Speaking of designing hats to reflect the times we’re living in, you’ve designed hats for different designers, spanning different stylistic movements, at times rather simultaneously! Let’s briefly talk about the punk era and one that you were a trailblazer in. You aestheticized that with Galliano. Whilst emanating a form of rebellion against fashion, punk silhouettes have retained a rigid discipline in design. Punk opted to ‘embellish,’ or ‘dismantle’ a heritaged silhouette rather than create an outwardly outrageous piece of clothing. Did you follow a similar ideology when designing hats during that era?

Stephen Jones: I mean when we look back at punk, what was so fascinating about it was that I remember looking at old Vogue magazines from 1976 in the library. There were 50s fashion models in Henry Clarke pictures and they were sneering at the public. They felt completely superior in the same way that Siouxsie Sioux or Johnny Rotten did. It was very much the same mentality. They were striking a pose like those punk singers were. People tend to think that punk was about being all over the place or not caring. Oh my God, no! Absolutely not. As you said, it was a complete discipline. It wasn’t about wearing a pair of ripped jeans. It’s about being spot on all the time. Punk was a religion.

‘It doesn’t matter whether you’re an industry person or you’re living in a faraway land and you don’t know anything about fashion. If you put a hat on, you enter the world of Paris fashion.’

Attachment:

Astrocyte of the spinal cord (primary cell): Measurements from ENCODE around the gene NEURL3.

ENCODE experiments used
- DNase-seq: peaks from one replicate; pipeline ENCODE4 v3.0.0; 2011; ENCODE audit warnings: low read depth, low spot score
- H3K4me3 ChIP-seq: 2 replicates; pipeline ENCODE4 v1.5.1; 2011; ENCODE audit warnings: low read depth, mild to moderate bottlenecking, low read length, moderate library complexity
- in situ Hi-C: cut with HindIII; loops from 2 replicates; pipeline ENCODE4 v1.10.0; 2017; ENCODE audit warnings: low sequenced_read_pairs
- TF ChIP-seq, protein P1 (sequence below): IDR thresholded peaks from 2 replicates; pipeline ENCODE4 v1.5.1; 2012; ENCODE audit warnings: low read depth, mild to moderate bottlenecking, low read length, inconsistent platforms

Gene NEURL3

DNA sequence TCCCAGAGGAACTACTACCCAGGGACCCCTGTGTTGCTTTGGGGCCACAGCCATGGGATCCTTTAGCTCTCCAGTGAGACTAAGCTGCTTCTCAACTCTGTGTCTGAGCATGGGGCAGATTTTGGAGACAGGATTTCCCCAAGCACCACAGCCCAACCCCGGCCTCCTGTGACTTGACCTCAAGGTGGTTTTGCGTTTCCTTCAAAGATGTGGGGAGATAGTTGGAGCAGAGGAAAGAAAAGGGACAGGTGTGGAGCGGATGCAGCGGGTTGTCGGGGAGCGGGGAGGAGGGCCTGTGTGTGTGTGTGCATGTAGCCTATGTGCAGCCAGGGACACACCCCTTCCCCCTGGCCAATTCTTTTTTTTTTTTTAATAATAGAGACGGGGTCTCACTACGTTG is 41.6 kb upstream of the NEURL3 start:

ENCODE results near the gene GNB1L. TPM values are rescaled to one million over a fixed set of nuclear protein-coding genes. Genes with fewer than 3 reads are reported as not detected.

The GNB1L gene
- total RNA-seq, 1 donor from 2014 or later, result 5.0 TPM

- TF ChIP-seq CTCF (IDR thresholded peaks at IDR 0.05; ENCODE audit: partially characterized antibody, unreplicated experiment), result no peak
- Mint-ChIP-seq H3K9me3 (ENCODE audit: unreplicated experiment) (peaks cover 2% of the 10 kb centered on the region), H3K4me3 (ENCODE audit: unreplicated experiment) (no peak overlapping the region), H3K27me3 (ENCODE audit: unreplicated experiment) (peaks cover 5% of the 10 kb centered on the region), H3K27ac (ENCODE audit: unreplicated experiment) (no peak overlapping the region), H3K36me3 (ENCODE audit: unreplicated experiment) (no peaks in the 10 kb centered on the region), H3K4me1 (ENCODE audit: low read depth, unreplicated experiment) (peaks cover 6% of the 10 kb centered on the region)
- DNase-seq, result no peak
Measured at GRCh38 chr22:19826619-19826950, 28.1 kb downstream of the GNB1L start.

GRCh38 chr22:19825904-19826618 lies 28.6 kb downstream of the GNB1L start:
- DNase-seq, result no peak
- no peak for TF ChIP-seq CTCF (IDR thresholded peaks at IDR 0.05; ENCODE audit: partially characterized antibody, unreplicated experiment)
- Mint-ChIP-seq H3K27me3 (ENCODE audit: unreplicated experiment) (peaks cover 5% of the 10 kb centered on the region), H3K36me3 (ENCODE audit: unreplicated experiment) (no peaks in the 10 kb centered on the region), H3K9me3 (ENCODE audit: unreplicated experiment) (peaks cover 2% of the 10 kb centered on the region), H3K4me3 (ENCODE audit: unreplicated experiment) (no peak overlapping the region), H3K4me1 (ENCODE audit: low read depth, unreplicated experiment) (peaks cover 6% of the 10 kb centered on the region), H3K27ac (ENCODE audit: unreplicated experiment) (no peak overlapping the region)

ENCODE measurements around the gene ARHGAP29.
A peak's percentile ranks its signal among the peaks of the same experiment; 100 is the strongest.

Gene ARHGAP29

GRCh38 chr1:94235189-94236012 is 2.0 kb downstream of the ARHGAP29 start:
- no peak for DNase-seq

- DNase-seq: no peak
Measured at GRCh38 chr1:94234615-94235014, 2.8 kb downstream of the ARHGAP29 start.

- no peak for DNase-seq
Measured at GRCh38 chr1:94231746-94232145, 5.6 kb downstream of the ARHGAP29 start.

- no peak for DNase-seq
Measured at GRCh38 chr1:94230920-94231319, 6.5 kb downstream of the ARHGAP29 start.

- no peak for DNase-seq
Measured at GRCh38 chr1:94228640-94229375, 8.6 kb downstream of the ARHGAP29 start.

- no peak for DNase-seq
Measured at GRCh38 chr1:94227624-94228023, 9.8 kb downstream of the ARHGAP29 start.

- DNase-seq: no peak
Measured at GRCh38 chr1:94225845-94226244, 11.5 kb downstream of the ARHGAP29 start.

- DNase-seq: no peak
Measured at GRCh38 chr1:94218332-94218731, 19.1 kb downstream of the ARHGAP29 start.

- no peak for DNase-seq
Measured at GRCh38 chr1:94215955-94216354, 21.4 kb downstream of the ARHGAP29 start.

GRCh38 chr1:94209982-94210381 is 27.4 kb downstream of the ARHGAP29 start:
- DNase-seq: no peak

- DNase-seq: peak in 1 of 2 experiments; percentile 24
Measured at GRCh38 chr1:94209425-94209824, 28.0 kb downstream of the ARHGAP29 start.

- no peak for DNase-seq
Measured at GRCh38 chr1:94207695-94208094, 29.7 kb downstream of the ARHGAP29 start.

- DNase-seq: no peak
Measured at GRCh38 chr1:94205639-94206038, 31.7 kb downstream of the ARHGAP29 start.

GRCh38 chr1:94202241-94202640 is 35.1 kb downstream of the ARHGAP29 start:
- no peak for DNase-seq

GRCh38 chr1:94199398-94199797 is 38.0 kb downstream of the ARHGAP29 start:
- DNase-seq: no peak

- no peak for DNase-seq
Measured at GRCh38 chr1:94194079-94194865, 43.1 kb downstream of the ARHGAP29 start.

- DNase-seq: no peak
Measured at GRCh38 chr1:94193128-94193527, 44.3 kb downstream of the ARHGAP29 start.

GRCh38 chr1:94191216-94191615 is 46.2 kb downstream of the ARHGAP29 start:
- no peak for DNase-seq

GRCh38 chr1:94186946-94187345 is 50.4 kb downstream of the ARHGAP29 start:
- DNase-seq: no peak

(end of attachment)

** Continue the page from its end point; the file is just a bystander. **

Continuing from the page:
Stephen Jones

The British intellection of punk was not that dissimilar from that of dandyism. Let’s call it an iconoclastic social commentary…

Stephen Jones: Exactly. Look at how Beau Brummell would spend time after time perfecting his white tie. Is that very different to Soo Catwoman putting a safety pin through her nose?

You’ve designed hats for everyone. Hamish Bowles, Carla Bruni, Céline Dion, Mick Jagger, Rihanna, just to name a few. The list is endless and it defines timelessness. Have you ever been nervous when designing hats for celebrities?

Stephen Jones: I’m always nervous when I’m designing hats full stop!

Finally, what does the Chapeaux Dior! exhibition reveal about the realness of fashion?

Stephen Jones: It doesn’t matter whether you’re an industry person or you’re living in a faraway land and you don’t know anything about fashion. If you put a hat on, you enter the world of Paris fashion.

Chapeaux Dior! is open at Musée Christian Dior – Granville from May 14 to October 30, 2022.